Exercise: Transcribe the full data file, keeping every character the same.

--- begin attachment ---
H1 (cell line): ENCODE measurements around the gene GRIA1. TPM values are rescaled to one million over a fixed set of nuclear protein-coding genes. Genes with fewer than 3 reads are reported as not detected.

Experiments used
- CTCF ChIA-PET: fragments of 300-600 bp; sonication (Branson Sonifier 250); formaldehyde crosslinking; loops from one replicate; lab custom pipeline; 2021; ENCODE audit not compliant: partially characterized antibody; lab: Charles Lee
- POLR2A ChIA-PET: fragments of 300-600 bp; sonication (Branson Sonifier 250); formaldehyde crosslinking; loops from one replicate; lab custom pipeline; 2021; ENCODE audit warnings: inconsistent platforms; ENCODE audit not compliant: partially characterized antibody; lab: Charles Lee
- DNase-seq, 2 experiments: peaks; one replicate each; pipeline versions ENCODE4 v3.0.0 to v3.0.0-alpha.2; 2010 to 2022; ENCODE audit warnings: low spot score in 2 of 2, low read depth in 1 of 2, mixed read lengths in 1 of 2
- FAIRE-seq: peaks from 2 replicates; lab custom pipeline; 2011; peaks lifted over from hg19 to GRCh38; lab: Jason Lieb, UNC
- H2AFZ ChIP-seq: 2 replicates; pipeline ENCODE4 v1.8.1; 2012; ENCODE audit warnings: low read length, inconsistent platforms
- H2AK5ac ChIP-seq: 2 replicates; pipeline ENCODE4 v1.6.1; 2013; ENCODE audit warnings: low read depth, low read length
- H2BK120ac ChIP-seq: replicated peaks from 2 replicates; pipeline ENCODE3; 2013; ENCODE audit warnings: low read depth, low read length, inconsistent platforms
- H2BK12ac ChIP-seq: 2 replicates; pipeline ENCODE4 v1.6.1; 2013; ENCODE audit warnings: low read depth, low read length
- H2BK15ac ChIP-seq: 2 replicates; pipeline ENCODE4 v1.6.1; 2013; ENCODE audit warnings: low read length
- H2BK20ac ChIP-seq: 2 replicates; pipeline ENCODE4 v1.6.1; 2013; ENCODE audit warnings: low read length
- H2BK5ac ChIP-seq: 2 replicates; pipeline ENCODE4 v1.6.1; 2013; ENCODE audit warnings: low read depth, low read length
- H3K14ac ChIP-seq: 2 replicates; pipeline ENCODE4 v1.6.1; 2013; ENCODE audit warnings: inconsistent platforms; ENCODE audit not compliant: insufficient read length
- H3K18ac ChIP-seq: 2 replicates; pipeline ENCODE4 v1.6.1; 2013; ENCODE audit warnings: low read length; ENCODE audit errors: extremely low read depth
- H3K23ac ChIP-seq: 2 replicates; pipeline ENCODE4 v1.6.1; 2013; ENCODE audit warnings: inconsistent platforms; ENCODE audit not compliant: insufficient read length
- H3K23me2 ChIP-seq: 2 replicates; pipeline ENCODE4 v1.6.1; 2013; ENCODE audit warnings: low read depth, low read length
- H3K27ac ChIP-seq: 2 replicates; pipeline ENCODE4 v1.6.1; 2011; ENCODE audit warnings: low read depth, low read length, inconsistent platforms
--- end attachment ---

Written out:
H1 (cell line): ENCODE measurements around the gene GRIA1. TPM values are rescaled to one million over a fixed set of nuclear protein-coding genes. Genes with fewer than 3 reads are reported as not detected.

Experiments used
- CTCF ChIA-PET: fragments of 300-600 bp; sonication (Branson Sonifier 250); formaldehyde crosslinking; loops from one replicate; lab custom pipeline; 2021; ENCODE audit not compliant: partially characterized antibody; lab: Charles Lee
- POLR2A ChIA-PET: fragments of 300-600 bp; sonication (Branson Sonifier 250); formaldehyde crosslinking; loops from one replicate; lab custom pipeline; 2021; ENCODE audit warnings: inconsistent platforms; ENCODE audit not compliant: partially characterized antibody; lab: Charles Lee
- DNase-seq, 2 experiments: peaks; one replicate each; pipeline versions ENCODE4 v3.0.0 to v3.0.0-alpha.2; 2010 to 2022; ENCODE audit warnings: low spot score in 2 of 2, low read depth in 1 of 2, mixed read lengths in 1 of 2
- FAIRE-seq: peaks from 2 replicates; lab custom pipeline; 2011; peaks lifted over from hg19 to GRCh38; lab: Jason Lieb, UNC
- H2AFZ ChIP-seq: 2 replicates; pipeline ENCODE4 v1.8.1; 2012; ENCODE audit warnings: low read length, inconsistent platforms
- H2AK5ac ChIP-seq: 2 replicates; pipeline ENCODE4 v1.6.1; 2013; ENCODE audit warnings: low read depth, low read length
- H2BK120ac ChIP-seq: replicated peaks from 2 replicates; pipeline ENCODE3; 2013; ENCODE audit warnings: low read depth, low read length, inconsistent platforms
- H2BK12ac ChIP-seq: 2 replicates; pipeline ENCODE4 v1.6.1; 2013; ENCODE audit warnings: low read depth, low read length
- H2BK15ac ChIP-seq: 2 replicates; pipeline ENCODE4 v1.6.1; 2013; ENCODE audit warnings: low read length
- H2BK20ac ChIP-seq: 2 replicates; pipeline ENCODE4 v1.6.1; 2013; ENCODE audit warnings: low read length
- H2BK5ac ChIP-seq: 2 replicates; pipeline ENCODE4 v1.6.1; 2013; ENCODE audit warnings: low read depth, low read length
- H3K14ac ChIP-seq: 2 replicates; pipeline ENCODE4 v1.6.1; 2013; ENCODE audit warnings: inconsistent platforms; ENCODE audit not compliant: insufficient read length
- H3K18ac ChIP-seq: 2 replicates; pipeline ENCODE4 v1.6.1; 2013; ENCODE audit warnings: low read length; ENCODE audit errors: extremely low read depth
- H3K23ac ChIP-seq: 2 replicates; pipeline ENCODE4 v1.6.1; 2013; ENCODE audit warnings: inconsistent platforms; ENCODE audit not compliant: insufficient read length
- H3K23me2 ChIP-seq: 2 replicates; pipeline ENCODE4 v1.6.1; 2013; ENCODE audit warnings: low read depth, low read length
- H3K27ac ChIP-seq: 2 replicates; pipeline ENCODE4 v1.6.1; 2011; ENCODE audit warnings: low read depth, low read length, inconsistent platforms